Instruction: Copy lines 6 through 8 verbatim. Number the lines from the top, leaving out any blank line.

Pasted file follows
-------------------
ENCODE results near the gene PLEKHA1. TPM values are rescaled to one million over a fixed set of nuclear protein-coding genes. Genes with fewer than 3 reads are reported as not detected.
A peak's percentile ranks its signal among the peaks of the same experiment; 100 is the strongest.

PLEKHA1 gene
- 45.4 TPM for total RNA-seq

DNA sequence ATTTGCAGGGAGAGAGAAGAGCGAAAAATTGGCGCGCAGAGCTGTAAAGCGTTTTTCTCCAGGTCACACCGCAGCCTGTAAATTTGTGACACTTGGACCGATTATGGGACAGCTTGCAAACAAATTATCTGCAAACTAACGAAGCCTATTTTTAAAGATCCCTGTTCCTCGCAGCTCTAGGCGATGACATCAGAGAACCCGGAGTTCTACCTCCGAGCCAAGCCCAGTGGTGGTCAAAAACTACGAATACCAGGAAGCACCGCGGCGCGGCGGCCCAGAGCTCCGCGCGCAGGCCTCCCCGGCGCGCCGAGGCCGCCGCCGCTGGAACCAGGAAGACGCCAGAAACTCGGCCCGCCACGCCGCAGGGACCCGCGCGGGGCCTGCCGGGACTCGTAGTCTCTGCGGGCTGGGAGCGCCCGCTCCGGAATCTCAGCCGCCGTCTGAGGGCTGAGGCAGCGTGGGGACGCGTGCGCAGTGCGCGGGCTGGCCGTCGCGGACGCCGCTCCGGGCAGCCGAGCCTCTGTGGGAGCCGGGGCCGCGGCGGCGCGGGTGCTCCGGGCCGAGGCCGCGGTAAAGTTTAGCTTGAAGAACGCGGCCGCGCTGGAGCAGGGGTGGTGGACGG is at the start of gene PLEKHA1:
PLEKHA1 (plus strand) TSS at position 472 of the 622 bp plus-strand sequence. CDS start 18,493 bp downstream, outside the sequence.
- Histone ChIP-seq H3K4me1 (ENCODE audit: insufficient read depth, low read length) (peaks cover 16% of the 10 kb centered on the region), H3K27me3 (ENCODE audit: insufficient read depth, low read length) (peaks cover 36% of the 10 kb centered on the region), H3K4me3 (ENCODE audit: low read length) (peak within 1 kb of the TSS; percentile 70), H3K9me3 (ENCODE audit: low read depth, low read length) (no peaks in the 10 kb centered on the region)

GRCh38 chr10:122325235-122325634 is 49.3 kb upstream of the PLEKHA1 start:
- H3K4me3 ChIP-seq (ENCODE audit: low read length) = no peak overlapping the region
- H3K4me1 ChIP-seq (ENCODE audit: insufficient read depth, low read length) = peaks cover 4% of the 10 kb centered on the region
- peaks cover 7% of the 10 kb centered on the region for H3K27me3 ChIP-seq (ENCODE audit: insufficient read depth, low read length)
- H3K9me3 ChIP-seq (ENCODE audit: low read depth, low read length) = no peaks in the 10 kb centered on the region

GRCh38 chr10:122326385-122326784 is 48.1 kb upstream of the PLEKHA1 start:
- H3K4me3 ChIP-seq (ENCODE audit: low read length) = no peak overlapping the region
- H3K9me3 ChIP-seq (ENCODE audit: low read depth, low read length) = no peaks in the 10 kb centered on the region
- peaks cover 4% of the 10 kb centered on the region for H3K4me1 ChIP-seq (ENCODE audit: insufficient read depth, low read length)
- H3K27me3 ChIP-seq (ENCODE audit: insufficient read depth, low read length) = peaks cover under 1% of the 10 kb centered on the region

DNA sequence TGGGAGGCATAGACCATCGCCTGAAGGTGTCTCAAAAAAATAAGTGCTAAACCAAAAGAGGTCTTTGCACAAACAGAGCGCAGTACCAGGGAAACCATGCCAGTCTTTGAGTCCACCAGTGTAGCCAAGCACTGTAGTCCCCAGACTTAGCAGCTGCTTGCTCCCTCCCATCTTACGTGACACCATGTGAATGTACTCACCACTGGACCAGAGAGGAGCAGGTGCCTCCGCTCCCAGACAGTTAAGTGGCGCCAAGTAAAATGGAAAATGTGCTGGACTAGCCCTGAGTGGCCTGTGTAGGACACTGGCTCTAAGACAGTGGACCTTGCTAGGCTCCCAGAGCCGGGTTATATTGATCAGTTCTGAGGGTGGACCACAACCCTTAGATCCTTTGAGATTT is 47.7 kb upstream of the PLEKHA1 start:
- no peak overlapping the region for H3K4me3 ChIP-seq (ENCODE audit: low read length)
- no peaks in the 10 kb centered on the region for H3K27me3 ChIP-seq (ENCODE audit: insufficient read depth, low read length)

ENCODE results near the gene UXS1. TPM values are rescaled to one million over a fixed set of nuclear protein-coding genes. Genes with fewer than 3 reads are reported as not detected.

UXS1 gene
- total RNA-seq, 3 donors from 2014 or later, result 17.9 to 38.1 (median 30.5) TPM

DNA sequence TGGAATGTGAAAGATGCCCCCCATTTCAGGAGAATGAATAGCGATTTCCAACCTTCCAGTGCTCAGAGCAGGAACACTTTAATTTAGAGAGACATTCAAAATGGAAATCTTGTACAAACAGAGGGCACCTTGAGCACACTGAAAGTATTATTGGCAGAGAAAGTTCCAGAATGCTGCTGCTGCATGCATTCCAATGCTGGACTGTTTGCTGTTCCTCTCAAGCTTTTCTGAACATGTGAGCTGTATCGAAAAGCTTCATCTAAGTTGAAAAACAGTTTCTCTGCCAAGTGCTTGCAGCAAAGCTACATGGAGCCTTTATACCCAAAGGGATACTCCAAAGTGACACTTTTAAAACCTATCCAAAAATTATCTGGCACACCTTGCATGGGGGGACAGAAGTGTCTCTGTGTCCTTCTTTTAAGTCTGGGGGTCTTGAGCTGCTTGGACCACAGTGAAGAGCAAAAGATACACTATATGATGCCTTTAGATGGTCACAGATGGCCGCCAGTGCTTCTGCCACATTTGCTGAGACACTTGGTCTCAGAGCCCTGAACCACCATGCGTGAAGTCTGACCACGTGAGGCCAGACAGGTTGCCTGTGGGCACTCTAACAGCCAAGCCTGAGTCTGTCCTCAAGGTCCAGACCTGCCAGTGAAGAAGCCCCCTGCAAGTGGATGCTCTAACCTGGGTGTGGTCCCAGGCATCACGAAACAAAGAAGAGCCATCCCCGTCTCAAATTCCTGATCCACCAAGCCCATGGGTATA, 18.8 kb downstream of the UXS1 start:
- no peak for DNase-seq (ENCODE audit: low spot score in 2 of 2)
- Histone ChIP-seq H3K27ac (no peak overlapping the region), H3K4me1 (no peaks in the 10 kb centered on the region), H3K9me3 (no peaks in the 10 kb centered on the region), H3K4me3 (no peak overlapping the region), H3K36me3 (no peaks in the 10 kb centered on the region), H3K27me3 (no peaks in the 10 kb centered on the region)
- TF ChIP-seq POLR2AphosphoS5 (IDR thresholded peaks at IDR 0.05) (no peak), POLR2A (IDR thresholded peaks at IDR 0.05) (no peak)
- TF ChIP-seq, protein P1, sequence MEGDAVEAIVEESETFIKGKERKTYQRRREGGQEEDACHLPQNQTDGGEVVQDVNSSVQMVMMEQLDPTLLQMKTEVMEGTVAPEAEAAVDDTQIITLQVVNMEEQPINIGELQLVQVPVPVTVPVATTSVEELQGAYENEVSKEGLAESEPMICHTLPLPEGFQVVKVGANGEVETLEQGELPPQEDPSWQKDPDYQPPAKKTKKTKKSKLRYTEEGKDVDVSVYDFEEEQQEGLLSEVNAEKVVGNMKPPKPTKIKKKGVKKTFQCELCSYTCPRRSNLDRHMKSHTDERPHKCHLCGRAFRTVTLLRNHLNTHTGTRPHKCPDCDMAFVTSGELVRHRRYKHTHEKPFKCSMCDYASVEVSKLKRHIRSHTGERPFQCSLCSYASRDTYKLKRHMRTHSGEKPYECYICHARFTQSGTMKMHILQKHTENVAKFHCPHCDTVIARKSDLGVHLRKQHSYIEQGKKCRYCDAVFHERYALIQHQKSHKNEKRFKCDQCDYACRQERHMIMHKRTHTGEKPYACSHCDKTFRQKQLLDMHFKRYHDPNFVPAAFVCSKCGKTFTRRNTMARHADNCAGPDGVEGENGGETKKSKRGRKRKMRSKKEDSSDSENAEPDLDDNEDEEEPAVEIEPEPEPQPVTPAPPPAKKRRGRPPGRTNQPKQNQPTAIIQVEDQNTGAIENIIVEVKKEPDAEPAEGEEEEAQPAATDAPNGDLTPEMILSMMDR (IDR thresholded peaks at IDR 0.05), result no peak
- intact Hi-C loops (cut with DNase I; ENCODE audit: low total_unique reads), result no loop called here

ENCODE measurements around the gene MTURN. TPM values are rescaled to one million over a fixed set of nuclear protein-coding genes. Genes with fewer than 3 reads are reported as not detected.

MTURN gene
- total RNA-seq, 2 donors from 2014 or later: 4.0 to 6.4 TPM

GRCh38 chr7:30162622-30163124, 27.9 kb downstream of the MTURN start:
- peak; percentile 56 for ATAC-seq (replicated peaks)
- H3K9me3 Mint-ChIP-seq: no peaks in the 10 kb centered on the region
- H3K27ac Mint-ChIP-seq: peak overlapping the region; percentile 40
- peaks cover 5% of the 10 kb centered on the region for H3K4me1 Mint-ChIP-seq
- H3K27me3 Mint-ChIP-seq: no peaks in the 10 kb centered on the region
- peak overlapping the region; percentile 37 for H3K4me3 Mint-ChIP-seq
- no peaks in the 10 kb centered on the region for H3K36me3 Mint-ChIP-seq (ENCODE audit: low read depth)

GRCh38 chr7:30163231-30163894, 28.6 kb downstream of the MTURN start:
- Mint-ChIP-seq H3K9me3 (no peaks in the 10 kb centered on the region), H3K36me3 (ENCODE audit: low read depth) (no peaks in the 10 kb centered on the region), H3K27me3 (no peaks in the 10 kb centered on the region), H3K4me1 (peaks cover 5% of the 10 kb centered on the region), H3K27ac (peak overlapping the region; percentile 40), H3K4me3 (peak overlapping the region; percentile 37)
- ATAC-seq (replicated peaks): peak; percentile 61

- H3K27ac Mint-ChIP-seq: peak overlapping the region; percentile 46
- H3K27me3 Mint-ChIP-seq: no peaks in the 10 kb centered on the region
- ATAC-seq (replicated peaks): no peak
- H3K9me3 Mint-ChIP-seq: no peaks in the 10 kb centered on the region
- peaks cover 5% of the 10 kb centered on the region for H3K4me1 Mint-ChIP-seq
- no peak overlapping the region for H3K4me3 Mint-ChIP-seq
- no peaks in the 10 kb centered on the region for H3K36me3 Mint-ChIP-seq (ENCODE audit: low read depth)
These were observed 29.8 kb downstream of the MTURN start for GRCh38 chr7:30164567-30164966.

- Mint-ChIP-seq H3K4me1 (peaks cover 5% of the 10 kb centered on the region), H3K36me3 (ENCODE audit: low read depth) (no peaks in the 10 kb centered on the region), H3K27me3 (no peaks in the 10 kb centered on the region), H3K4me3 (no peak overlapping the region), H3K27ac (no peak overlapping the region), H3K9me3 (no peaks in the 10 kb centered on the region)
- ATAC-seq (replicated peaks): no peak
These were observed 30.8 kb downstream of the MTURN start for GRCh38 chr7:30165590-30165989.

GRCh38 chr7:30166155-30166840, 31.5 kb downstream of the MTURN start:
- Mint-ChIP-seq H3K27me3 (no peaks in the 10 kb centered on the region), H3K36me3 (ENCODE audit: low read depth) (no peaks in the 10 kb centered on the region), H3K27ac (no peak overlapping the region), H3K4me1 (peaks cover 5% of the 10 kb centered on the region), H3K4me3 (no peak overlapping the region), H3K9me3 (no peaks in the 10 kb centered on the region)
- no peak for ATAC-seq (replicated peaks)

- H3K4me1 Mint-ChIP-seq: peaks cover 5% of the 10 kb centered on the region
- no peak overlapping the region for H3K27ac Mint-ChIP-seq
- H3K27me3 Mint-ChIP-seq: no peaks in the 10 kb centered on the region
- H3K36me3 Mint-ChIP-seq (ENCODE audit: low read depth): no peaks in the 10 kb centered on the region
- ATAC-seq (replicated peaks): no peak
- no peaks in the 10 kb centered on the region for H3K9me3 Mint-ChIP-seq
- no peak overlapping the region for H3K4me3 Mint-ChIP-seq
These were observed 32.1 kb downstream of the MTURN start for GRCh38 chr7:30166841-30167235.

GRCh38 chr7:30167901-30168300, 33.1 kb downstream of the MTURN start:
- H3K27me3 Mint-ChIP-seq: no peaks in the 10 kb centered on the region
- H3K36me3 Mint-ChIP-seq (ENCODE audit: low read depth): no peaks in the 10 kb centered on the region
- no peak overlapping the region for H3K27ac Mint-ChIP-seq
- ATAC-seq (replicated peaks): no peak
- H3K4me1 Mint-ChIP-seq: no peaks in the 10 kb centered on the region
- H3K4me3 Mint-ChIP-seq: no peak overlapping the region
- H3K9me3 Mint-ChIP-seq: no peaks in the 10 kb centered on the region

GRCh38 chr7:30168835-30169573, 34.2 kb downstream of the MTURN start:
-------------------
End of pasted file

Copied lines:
PLEKHA1 (plus strand) TSS at position 472 of the 622 bp plus-strand sequence. CDS start 18,493 bp downstream, outside the sequence.
- Histone ChIP-seq H3K4me1 (ENCODE audit: insufficient read depth, low read length) (peaks cover 16% of the 10 kb centered on the region), H3K27me3 (ENCODE audit: insufficient read depth, low read length) (peaks cover 36% of the 10 kb centered on the region), H3K4me3 (ENCODE audit: low read length) (peak within 1 kb of the TSS; percentile 70), H3K9me3 (ENCODE audit: low read depth, low read length) (no peaks in the 10 kb centered on the region)

GRCh38 chr10:122325235-122325634 is 49.3 kb upstream of the PLEKHA1 start: